Aspects help a library or project developer to get a better document structure and have a much cleaner looking NodeBrowser.

To add an aspect to a node, you simply put the node into special categories created via the Group element in the NodeBrowser. If you create such a category the VL system will pick it up by it’s name. It gets removed from the full node category and added as an aspect to all nodes and types anywhere inside it. So for example MyLibrary.Value.Advanced or MyLibrary.Advanced.Value will simply become MyLibrary.Value.

The tooltip then adds the aspect with a '-' behind the node or type name like this:

So in other words, these special categories will not show up in the NodeBrowser but rather inform the NodeBrowser on how to handle the visibility of the nodes in such a special category. Pretty much like a filter on the node list.

The NodeBrowser then has buttons to show/hide nodes with certain aspects:

VL has the following keywords for categories that get converted into an aspect:






These keywords can appear anywhere in the node path, it doesn’t matter whether you create them as top-level categories in your document or as sub category in a data type. They can also be combined in any way to make e.g. advanced adaptive nodes.


Advanced is probably the most important aspect. The idea behind it is that any library developer provides a few super cool nodes and types that 90% of all users of a library should use. So the developer wants to have these easy to use nodes show up in the node browser by default. Only if a more advanced use case emerges for the user of the library all other nodes and types should be available as well.

In order to do that a library developer can structure his library as he pleases and then simply place the additional advanced nodes into the category Advanced which informs the node browser to hide them if the Advanced button is off, which is the default (as seen in the gif above).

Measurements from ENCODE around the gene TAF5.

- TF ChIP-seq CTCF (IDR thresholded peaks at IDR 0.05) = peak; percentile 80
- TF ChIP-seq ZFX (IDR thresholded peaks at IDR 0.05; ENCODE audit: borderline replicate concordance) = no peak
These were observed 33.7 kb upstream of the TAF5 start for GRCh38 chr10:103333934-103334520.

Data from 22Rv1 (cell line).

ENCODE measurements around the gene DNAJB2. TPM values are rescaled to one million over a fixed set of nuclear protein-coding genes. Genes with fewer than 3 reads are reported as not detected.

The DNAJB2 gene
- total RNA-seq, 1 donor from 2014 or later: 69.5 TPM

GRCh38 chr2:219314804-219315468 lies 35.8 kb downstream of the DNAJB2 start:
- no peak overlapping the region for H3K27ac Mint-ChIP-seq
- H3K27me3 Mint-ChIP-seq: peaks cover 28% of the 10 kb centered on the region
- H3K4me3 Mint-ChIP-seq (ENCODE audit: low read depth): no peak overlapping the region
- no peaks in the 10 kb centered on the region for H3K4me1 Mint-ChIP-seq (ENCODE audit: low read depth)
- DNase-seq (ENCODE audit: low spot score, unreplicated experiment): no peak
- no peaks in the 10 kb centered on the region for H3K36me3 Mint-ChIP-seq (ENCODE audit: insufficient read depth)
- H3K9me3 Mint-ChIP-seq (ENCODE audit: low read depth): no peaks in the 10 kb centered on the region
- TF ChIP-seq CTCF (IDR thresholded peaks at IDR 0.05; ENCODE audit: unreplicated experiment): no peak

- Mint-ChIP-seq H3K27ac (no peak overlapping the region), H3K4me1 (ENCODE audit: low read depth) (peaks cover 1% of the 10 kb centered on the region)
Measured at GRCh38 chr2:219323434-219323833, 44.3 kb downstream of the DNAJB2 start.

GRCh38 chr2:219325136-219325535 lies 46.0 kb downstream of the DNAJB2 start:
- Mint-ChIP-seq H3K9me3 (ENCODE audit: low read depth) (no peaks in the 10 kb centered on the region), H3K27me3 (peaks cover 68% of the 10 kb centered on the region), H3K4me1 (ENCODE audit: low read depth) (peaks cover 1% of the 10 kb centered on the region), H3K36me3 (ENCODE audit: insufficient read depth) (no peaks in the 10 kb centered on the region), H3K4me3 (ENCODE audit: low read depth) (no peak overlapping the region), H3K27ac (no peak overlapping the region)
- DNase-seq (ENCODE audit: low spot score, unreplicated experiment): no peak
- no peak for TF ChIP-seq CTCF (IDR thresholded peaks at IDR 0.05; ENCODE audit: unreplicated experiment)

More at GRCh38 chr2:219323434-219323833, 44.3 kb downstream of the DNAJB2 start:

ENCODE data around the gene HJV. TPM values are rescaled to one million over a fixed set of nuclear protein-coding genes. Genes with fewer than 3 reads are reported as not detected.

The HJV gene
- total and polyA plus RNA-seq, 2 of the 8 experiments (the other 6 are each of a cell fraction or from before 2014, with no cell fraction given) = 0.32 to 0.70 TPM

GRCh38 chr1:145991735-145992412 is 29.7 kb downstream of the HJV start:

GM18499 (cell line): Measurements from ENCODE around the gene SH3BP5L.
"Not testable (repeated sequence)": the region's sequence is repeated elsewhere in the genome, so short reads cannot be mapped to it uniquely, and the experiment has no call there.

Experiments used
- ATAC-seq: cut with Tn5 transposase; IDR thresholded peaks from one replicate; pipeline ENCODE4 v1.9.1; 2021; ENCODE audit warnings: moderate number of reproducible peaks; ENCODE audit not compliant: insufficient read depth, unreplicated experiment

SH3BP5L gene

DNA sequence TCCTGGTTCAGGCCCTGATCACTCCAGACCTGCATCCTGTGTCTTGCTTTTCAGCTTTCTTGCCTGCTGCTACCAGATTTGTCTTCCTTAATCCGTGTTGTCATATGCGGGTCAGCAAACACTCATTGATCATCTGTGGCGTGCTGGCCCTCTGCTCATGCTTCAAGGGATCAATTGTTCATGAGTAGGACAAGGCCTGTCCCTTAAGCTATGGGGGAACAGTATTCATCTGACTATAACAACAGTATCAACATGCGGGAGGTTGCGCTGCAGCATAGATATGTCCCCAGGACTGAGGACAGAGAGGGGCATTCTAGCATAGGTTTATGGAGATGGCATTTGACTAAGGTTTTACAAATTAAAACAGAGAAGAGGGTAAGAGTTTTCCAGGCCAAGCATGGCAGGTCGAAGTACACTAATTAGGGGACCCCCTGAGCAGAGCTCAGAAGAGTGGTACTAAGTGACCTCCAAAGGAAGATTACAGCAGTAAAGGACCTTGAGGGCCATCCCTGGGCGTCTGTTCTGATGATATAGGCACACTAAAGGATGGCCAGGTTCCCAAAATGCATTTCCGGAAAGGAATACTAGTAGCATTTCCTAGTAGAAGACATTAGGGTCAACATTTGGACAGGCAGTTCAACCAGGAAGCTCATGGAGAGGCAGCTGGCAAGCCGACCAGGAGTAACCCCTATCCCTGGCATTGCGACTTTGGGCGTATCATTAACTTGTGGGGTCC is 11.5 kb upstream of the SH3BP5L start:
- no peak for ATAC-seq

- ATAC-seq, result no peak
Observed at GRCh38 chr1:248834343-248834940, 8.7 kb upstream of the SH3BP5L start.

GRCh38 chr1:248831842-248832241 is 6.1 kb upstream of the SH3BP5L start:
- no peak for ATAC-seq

The NodeBrowser also has a button to show/hide the 'normal' nodes (which is on by default) to make it easy to check your library for consistency.


With this aspect the library developer can fine grain the node visibility even further.

Internal makes nodes and types only available inside the .vl document that defines them. It can be used for all little utils and helpers that wouldn’t make sense in a different context and should not be "exposed" by the document when it gets referenced by another document.

Experimental and Obsolete

These two should be used for past and future nodes.

Nodes that are not yet finished or are proof of concept for a new technology should be placed in the category Experimental. These nodes have to be used with care since they might be unstable or will have breaking changes in the future.

Obsolete is quite self explanatory, nodes with this aspect are only there to maintain backwards compatibility and should not be used anymore because there is probably newer/better version available. In vvvv this was know as 'Legacy'.


You can create an adaptive category anywhere and it will add all node signatures inside it to the adaptive system, so every type can implement such a node. e.g. the adaptive operators +, -, *, /, =, …​ are placed in the *Math.Adaptive* category, which makes them show up under Math in the NodeBrowser.

Aspects as Version

Aspects also work as version, if you put any of the keywords into the version of a type or operation VL will pick that up as well. e.g. GetBytes (Advanced) or Transform (Normal Advanced).

NodeBrowser Defaults

The default setting for the filter buttons for Advanced, Experimental and External can be adjusted in the settings.xml file. If you are working a lot with .dlls for example, you probably want to enable the 'External' button by default.

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